Shoppers are seeking feel-good experiences, not just a good deal.
Central Ohio shoppers hit the old standbys in October 1992, plus one shiny new Downtown attraction with glass elevators, chrome columns and a full directory of stores.
Within a decade, though, a regional shopping center spree would add almost 6.5 million square feet of retail space at five major new destinations: the Mall at Tuttle Crossing, Polaris Fashion Place, Easton Town Center, and two outlet malls southwest of Columbus in Jeffersonville.
They'd hasten the death of just about everything that came before them; even the relatively young Columbus City Center quickly lost its luster—and its tenants. But as the building boom commenced, concern over the rapid expansion of retail space was confined mostly to owners of older malls such as Northland and a few taxpayers who didn't like the city incentives offered to developers.
“There's room for everyone,” one retail consultant told The Columbus Dispatch in August 1999, reflecting the economic exuberance of the day. “Columbus is a great town, and jobs are plentiful. The prospects for Columbus are excellent. It's a nonstop growth opportunity and very strong.”
Nonstop growth—Dispatch columnist Joe Blundo joked in 1997 that a mall would have to open every eight days in central Ohio to maintain the communal endorphin rush from new places to shop—would stop before long. The big malls of 1992, as well as many of the retailers who did business inside them, are now either gone or shells of their former selves.
“It was overbuilt—massively,” says Deb Stilgenbauer Miller, principal and chief strategy officer at Boulevard Strategies, a research and consulting firm in Dublin that serves commercial real estate and retail clients. According to analysts for Cowen Inc., a global financial services firm, there is 48 square feet of retail space for every person in the United States, compared to 22 in the United Kingdom and 13 in Canada.
Miller says the most often-cited culprit, online shopping, hasn't been the biggest blow to brick-and-mortar retail. People today spend hundreds of dollars per month on new necessities such as cell-phone service, internet access and cable television, which she says has eaten into their spending capacity.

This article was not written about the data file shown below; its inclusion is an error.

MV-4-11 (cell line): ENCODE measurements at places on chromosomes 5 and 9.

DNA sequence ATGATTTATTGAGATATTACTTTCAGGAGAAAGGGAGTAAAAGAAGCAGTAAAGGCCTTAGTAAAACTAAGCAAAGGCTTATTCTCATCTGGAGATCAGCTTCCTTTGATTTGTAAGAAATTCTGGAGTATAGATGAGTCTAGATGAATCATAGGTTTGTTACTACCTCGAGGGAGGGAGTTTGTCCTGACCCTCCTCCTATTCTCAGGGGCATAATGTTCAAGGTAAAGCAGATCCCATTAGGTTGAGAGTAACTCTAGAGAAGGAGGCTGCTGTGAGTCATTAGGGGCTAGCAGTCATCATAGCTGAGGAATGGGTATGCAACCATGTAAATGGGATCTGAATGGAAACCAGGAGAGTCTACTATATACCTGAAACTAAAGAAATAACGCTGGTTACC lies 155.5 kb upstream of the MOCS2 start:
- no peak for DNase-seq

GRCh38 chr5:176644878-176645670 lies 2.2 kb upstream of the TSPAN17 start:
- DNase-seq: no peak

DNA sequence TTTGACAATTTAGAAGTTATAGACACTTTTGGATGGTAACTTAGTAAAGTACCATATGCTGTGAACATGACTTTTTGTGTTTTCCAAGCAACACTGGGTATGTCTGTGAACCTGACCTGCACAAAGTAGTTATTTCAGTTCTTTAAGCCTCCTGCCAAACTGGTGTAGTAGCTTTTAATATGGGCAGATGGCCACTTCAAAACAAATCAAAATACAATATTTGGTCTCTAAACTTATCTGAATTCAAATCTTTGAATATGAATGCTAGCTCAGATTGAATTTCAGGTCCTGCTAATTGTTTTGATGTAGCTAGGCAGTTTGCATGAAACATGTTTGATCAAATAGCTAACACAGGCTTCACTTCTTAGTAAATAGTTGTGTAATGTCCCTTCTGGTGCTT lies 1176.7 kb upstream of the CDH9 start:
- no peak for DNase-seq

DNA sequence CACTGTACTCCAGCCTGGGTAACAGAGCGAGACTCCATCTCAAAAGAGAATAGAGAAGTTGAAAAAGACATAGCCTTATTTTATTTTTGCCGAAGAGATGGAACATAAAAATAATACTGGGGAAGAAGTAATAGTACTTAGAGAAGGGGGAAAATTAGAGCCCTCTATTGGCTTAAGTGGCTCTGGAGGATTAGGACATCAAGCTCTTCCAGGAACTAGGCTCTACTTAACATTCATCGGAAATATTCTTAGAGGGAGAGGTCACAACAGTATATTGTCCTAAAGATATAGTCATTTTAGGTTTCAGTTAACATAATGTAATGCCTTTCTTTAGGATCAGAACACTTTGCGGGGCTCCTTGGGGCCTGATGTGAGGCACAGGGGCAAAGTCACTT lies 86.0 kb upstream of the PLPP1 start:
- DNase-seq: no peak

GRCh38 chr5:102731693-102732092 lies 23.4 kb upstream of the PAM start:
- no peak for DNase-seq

The biggest factor, though? “Retail in general got complacent,” Miller says. “They got boring. They got mediocre. They got average.”
Now there's a park and apartments where City Center used to be. Its last eight tenants were evicted in 2009, and the city demolished the 1.3 million-square-foot Downtown mall just months after the 20th anniversary of its grand opening.
Northland Mall closed in 2002. Westland Mall's last tenant—Sears—shut its doors in September. Eastland Mall survives, but without any anchor tenants since Sears closed its doors there, too. Smaller, local centers such as Kingsdale Shopping Center in Upper Arlington and the former Worthington Square Mall (now Shops at Worthington Place) have made themselves over as neighborhood destinations.
And consider just some of the mall staples from a quarter-century ago that are no longer doing business anywhere: Jacobson's, Marshall Field's, Musicland, KB Toys, Fanny Farmer, B. Dalton Bookseller, County Seat.
Some local retail institutions are on the casualty list as well.
Lazarus, the original Columbus department store nameplate, became Lazarus-Macy's in 2003. Its flagship Downtown store closed in August 2004, and the name itself was retired seven months later by parent Federated Department Stores.
Schottenstein's and their Value City discount stores closed in 2008, although Value City Furniture stores remain.
The Limited, Les Wexner's original brand and the foundation of his retail empire, closed its 250 stores in January. Sun Capital Partners, which bought the brand in 2007, promises on thelimited.com that “very soon, we'll be together again,” but it has announced no plans to resume sales.
Brian Shafley, CEO of Chute Gerdeman, a Columbus retail design firm, says consumers now seek experiences, not just goods. They can buy stuff online. They need more than that to go shopping, he says.
“The way people shop is really wrapped up in lifestyle,” he says. “You think of Easton as a date night, not, ‘I need new pants.' If people are going to commit to going shopping, they want something out of it. They want to feel it was a fulfilling use of their time.”
Easton has kept up best with changes in shopping habits, Shafley and Miller say. It offers more events now, and it has added more restaurants.
Wexner, who developed Easton, is still going strong as a retailer after a succession of corporate name changes and an ever-evolving list of holdings.
The Limited Inc., became Limited Brands in 2002 and L Brands in 2013. It sold off Abercrombie & Fitch in 1996, Limited Too in 1999, Lane Bryant in 2001, and Express and Limited Stores in 2007. The company now consists of Victoria's Secret, Bath & Body Works, Pink, La Senza and Henri Bendel.
And what Columbus 2020 refers to as a “retail ecosystem” has grown around Wexner's companies and other Columbus-based retail companies such as Big Lots and DSW. More than 200 retail design, marketing, technology, distribution, logistics and other companies are based in central Ohio.
“Columbus really is regarded as one of the big hubs in the country for retail services,” Shafley says.
Bob Vitale is former associate editor.
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